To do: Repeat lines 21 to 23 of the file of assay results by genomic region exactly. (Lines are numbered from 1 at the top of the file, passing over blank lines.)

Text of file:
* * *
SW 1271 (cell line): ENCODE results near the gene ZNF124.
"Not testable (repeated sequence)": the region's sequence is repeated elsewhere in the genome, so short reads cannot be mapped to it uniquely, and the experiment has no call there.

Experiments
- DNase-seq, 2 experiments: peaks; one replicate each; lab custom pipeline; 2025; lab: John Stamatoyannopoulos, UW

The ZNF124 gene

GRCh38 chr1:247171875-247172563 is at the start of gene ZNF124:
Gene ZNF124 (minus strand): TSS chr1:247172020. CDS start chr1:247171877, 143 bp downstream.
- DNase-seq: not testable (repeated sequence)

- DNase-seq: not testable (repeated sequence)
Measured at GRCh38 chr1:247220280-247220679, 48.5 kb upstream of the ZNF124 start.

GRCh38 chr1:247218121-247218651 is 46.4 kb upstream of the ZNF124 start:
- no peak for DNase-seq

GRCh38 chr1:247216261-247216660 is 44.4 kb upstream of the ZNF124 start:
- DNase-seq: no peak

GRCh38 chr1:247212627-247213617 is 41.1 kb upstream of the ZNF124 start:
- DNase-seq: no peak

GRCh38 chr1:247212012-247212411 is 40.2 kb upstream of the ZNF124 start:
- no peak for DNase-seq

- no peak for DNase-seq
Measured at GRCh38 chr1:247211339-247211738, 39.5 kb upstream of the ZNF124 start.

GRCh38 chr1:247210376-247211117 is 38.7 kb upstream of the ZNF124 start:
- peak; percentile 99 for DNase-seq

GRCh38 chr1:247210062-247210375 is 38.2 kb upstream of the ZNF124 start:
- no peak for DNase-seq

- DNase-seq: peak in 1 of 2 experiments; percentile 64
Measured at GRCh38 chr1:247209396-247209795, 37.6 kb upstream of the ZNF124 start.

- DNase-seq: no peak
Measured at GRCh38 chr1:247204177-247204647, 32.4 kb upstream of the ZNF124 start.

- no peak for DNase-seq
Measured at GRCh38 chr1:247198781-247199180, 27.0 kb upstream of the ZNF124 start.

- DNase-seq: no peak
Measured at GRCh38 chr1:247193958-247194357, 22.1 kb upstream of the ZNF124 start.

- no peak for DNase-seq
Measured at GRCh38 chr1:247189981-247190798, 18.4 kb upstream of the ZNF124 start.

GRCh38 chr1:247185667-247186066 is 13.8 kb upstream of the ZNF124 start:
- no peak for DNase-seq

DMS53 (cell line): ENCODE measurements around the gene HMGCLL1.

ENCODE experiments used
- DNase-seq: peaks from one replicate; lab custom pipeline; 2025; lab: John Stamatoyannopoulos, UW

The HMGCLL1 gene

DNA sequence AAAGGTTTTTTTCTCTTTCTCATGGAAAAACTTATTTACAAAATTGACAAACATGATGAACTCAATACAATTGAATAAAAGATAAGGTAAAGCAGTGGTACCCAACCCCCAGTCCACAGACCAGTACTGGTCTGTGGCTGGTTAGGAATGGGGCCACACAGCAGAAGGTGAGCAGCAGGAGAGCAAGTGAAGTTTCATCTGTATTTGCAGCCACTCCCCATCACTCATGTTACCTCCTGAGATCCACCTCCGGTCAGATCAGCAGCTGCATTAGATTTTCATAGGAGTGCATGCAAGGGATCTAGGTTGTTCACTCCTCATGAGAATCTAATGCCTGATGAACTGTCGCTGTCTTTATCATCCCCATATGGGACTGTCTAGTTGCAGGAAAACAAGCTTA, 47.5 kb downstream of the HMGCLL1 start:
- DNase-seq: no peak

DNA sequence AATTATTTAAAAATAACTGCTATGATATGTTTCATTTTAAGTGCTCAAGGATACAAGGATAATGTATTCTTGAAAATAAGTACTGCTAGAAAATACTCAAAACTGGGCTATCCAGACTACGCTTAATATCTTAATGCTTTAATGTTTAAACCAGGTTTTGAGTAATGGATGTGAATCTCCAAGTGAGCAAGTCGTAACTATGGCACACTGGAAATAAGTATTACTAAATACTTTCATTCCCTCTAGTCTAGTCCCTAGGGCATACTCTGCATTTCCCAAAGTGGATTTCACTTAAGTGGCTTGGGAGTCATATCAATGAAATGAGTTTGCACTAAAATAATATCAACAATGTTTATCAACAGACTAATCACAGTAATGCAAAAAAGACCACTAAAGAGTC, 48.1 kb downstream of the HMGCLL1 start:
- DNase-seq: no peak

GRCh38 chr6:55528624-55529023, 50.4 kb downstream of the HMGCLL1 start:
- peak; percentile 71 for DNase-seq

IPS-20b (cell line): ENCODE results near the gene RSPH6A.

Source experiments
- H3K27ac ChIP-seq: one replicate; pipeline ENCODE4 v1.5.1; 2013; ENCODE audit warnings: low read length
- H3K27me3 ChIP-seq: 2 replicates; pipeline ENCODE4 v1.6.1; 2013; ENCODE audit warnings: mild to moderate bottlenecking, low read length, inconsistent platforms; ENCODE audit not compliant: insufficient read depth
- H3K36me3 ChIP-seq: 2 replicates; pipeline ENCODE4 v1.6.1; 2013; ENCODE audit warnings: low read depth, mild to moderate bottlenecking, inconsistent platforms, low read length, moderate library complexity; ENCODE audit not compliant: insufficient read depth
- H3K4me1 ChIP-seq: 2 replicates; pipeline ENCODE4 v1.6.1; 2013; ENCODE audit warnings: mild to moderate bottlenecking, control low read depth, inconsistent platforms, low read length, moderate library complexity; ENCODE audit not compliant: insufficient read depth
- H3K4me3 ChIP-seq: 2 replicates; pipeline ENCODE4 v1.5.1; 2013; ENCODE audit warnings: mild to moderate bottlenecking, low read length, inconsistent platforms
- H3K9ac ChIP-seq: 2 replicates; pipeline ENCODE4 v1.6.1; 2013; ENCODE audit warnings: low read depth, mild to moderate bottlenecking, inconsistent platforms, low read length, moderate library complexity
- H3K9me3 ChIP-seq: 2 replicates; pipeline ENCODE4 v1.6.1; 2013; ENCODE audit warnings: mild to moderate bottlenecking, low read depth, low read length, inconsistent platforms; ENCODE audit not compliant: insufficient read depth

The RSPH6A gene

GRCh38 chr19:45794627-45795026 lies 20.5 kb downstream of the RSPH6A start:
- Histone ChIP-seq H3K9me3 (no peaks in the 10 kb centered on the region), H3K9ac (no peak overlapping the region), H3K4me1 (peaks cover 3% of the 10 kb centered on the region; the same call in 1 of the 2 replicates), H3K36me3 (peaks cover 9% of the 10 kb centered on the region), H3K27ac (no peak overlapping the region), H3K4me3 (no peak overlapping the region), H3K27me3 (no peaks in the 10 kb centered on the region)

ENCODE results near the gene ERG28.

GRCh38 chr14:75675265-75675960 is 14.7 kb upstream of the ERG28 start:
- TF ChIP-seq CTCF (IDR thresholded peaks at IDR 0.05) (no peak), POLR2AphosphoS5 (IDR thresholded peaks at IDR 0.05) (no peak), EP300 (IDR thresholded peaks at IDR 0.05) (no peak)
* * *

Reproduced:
GRCh38 chr1:247210376-247211117 is 38.7 kb upstream of the ZNF124 start:
- peak; percentile 99 for DNase-seq

GRCh38 chr1:247210062-247210375 is 38.2 kb upstream of the ZNF124 start: